• I can't comment on the game, as I can't play it. But from the photos, it look like a very small number of polygons, set in outer space. This is the kind of 3D we had in the early 1990s. Modern phones on the other hand are running modern 3D game engines, within full 3D environments with thousands of polys.

              • by narcc (412956)

                Do you remember the early 90's? Doom, Dark Forces, etc.? I don't recall dynamic lighting in any of the Wing Commander games -- or full-screen action for that matter.

                This isn't an argument worth having. Believe what you want about the game, my point was that the tech isn't nearly as limited as people assume. What I can say is that early 2000's type games are very easily doable on crummy hardware in FFOS. You mentioned the 3GS earlier. A popular game from that era, like Wolfenstein RPG, is well within t

          • Regarding megahertz, ZTE's phone has a Cortex-A5; a chip not optimised for speed.

    • by hairyfeet (841228)

      Not to mention its not like you HAVE to take stock android anymore, pretty much any shop now offers changing ROMs which honestly really gives the low end phones a real kick in the ass. hell after ROMing mine I decided to stay with it instead of getting a new phone as the ROM included tethering which the new ones didn't have at the time.

      But as somebody who gets to mess with folks phones as well as PCs (you'd be surprised how many "can you look at this too?" I get in a day when it comes to phones) I have to s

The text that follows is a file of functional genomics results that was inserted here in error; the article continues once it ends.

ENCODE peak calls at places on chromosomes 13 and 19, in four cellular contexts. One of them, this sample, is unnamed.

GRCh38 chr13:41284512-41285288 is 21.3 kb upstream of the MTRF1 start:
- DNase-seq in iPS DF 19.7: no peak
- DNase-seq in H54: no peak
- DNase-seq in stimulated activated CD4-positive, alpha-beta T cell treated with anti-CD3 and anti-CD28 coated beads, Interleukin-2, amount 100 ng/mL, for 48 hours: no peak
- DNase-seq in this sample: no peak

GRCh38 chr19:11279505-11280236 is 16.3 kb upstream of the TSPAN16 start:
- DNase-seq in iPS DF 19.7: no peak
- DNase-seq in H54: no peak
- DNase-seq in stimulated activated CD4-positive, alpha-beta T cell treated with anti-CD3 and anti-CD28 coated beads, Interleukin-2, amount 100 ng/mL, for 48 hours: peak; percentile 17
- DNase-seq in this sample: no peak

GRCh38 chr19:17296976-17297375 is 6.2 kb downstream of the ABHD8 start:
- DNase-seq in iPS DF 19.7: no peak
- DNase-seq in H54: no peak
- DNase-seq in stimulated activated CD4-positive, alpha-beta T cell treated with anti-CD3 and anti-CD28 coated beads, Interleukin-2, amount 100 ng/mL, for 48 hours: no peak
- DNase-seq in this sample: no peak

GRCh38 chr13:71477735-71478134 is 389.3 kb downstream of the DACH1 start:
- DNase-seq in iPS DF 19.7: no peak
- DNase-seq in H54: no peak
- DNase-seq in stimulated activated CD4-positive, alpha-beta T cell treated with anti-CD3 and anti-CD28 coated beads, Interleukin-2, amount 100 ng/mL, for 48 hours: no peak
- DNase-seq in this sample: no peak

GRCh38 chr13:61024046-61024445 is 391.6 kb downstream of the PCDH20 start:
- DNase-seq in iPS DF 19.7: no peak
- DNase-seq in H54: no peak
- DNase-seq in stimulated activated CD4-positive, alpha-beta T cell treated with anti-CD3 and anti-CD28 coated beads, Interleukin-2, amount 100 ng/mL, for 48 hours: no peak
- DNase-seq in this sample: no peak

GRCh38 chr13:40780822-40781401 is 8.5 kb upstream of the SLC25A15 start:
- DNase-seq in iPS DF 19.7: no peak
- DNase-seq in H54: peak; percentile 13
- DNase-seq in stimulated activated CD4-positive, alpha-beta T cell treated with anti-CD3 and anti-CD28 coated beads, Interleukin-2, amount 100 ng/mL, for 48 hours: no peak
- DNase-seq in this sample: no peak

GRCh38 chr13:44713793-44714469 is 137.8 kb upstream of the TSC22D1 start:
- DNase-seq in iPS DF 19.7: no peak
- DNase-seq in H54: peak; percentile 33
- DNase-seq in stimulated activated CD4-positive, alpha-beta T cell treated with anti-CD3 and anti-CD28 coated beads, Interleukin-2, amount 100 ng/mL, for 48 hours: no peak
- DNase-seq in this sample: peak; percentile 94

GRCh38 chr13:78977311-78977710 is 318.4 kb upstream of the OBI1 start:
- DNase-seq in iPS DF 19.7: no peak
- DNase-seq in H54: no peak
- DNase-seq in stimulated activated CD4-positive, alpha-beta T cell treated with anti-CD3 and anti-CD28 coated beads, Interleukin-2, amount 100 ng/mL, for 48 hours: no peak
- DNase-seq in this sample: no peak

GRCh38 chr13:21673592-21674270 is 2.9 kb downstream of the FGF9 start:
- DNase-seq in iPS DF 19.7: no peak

• Which phones with 128MB or 256MB of RAM run a modern version of Android?

      • by Guspaz (556486)

        Firefox OS doesn't run on phones with 128MB either, and Android launched on less RAM than Firefox OS requires. Nothing says a low-end device has to use the full stock Google experience; you can target the OS for lower memory devices.

        • Android launched on less RAM but the bare minimum, according to wikipedia, is 340MB and recommended minimum is 512MB. That's after Google did a clean-up, specifically to make KitKat less bloated than ICS.

          Mozilla are actively working on Tarako to slim down to 128MB.

    • Re:Why? (Score:5, Interesting)

      by maccodemonkey (1438585) on Friday March 07, 2014 @06:08PM (#46431301)

      The entire premise of this article seems to revolve around the unsubstantiated claim that Android is poorly optimized for low-end devices. I disagree with that claim, so the entire premise of the article seems suspect to me.

      Android requires OpenGL ES, both in the 1.0 and 2.0 flavors. For devices in developing countries, that's a very high bar.

      That's also not a knock against Android. For higher end devices that's a very sensible requirement. But just looking at the minimum requirements, it's not compatible with low end in the developing world.